We have found that buildings’ footprints have very different soils from the areas around them that once were backyards. Footprint soils are compact and comprise mainly building rubble, while backyards have healthier soils. Although these habitats are close together, they support different plant communities. Plants growing on building footprints tend to be similar, while there is very high species turnover in former back yards.

Helping urban ecosystems thrive

Every species has traits, such as a plant’s nitrogen fixation rate and flower color. These characteristics support the services that the species can offer – for example, providing habitat for songbirds. As cities move toward more green practices, knowing about species’ traits can help planners choose which plants, animals, birds and insects to support.

In West Baltimore, my research group has cleared and seeded vacant lots with different mixes of native plants that reflect different traits to learn which species combinations can confer the most ecosystem services. In urban areas, valuable ecosystem services include supporting bees and other pollinators and improving soil quality.

We have found that native plant species can become established and persist even on poor urban soils. Working with local high school students, we have carried out pollinator surveys over two years, which show that these plants support more abundant and more diverse communities of pollinators, including bumblebees and butterflies. Over the next five to 10 years, we plan to expand this work across 65 plots on vacant land so that we can understand the full range of ecosystem services that native plants provide.

7x7 meter experimental plots where 15 abandoned row houses once stood. These plots are being seeded with different mixes of native plants. Image: author provided.

Residents who live near our research plots are happy to see areas that were unmanaged and largely neglected turn green. Even small “pocket parks” can brighten communities.

The ConversationWe have many other questions about urban biodiversity. How do city dwellers living in cities think about biodiversity? What traits of different animals and plants do people find attractive, and do those traits provide desirable ecosystem services? By analysing these issues, we can learn more about which animals and plants do the most to enhance city life and how we can help them thrive here.

Christopher Swan is professor of geography and environmental systems at University of Maryland, Baltimore County.

This article was originally published on The Conversation. Read the original article.

 
 
 
 

Was the decline in Liverpool’s historic population really that unusual?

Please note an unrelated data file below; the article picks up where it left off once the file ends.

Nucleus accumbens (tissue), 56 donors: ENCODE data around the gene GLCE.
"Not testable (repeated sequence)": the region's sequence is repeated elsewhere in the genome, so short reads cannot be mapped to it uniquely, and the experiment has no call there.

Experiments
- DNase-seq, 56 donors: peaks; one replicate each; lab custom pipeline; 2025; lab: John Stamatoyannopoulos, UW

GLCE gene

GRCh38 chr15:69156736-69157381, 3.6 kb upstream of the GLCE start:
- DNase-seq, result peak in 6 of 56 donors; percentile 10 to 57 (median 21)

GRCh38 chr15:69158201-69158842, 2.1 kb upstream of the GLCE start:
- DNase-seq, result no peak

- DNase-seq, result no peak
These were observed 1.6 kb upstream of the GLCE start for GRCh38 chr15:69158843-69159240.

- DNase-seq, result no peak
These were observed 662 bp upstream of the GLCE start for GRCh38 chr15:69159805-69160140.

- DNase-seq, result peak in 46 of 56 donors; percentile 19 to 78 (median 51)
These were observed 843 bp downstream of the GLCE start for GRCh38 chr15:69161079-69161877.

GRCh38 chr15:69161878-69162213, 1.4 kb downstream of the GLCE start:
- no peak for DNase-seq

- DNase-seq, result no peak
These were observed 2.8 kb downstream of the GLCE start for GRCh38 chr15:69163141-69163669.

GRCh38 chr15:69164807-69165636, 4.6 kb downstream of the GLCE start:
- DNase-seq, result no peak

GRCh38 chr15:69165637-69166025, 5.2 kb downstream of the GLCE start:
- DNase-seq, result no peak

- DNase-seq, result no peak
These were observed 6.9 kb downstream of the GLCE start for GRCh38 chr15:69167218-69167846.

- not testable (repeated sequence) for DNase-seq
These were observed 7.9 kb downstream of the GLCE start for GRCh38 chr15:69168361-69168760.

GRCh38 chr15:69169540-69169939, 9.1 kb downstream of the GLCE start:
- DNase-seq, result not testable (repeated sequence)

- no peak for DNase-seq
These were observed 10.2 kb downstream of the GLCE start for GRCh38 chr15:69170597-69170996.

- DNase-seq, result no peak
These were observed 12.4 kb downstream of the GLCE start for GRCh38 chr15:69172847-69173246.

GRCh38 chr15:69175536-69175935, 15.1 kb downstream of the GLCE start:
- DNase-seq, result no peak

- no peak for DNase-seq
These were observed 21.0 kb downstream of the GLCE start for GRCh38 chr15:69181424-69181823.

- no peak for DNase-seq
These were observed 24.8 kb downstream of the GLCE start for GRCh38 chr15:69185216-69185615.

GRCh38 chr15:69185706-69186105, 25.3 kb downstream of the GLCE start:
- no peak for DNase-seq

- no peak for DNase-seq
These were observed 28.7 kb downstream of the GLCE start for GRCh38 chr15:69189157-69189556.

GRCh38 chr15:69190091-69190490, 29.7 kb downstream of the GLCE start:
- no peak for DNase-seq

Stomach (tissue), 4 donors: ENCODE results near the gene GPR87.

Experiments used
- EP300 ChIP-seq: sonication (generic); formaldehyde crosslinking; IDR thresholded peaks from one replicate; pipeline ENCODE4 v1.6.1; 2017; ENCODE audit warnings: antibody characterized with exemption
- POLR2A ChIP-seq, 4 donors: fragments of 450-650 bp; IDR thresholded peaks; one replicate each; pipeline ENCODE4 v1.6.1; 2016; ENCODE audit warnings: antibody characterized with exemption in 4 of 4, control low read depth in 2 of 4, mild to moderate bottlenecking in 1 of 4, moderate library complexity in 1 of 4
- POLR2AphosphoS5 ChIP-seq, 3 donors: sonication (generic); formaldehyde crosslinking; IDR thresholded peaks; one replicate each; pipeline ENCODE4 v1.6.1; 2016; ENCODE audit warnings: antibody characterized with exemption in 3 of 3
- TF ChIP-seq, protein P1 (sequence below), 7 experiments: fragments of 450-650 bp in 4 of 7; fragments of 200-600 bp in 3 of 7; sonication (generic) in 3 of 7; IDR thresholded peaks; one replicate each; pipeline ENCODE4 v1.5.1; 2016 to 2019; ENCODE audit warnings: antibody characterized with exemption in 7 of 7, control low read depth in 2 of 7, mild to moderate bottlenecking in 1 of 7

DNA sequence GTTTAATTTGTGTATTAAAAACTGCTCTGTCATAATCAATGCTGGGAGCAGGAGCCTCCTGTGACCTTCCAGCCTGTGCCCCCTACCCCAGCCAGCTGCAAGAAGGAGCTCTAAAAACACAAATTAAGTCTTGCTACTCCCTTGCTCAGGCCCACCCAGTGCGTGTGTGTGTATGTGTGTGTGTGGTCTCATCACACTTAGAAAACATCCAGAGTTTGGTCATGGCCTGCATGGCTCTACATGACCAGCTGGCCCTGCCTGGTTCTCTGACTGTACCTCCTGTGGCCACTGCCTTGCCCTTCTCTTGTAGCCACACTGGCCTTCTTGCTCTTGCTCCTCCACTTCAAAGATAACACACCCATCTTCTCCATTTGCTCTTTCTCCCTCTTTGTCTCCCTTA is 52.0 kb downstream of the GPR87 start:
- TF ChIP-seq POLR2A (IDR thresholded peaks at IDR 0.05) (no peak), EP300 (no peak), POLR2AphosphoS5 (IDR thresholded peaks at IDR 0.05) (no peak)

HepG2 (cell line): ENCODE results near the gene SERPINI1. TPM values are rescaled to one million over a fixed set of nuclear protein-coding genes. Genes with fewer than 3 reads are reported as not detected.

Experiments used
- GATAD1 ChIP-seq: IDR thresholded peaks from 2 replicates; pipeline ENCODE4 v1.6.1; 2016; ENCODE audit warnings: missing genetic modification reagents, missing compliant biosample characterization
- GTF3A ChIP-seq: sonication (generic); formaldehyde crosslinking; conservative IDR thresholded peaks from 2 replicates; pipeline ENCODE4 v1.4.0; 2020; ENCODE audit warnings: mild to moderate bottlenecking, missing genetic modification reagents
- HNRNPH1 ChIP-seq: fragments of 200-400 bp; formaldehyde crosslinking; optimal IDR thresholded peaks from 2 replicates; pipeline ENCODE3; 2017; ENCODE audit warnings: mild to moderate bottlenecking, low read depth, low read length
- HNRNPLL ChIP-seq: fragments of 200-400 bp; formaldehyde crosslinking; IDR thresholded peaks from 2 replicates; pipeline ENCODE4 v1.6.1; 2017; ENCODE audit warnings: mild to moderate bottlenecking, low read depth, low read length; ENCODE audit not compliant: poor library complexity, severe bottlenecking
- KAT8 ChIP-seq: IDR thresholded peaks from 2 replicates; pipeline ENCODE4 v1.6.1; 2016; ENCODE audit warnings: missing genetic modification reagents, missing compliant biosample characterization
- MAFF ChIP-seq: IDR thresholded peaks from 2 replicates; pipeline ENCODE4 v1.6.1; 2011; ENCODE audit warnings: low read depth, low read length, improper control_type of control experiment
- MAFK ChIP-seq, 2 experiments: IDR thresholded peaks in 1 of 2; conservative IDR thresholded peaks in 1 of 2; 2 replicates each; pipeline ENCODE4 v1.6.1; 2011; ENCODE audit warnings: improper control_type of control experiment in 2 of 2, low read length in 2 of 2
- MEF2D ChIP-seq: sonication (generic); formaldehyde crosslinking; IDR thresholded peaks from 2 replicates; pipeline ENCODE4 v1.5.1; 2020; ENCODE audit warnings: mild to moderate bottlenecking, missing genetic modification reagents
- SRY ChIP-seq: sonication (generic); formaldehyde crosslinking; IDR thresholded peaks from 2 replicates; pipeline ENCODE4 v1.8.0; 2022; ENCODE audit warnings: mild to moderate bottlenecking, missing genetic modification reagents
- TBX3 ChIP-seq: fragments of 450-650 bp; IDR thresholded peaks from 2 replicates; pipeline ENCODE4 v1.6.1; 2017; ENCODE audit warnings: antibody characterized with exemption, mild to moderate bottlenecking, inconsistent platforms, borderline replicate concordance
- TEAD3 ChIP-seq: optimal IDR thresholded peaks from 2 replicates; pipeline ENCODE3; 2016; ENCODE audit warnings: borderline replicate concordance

A view of Liverpool from Birkenhead. Image: Getty.

It is often reported that Liverpool’s population halved after the 1930s. But is this true? Or is it a myth?

Often, it’s simply assumed that it’s true. The end. Indeed, proud Londoner Lord Adonis – a leading proponent of the Liverpool-bypassing High Speed 2 railway, current chair of the National Infrastructure Commission, and generally a very influential person – stood on the stairs in Liverpool Town Hall in 2011 and said:

“The population of Liverpool has nearly halved in the last 50 years.”

This raises two questions. Firstly, did the population of the City of Liverpool really nearly halve in the 50 year period to 2011? That’s easy to check using this University of Portsmouth website – so I did just that (even though I knew he was wrong anyway). In 2011, the population of the City of Liverpool was 466,415. Fifty years earlier, in 1961, it was 737,637, which equates to a 37 per cent drop. Oops!

In fact, the City of Liverpool’s peak population was recorded in the 1931 Census as 846,302. Its lowest subsequent figure was recorded in the 2001 Census as 439,428 – which represents a 48 per cent decline from the peak population, over a 70 year period.

Compare this to the population figures for the similarly sized City of Manchester. Its peak population also recorded in the 1931 Census as 748,729, and its lowest subsequent figure was also recorded in the 2001 Census, as 392,830. This also represents a 48 per cent decline from the peak population, over the same 70 year period.

So, as can be seen here, Liverpool is not a special case at all. Which makes me wonder why it is often singled out or portrayed as exceptional in this regard, in the media and, indeed, by some badly briefed politicians. Even London has a similar story to tell, and it is told rather well in this recent article by a Londoner, for the Museum of London. (Editor’s note: It’s one of mine.)

This leads me onto the second question: where have all those people gone: London? The Moon? Mars?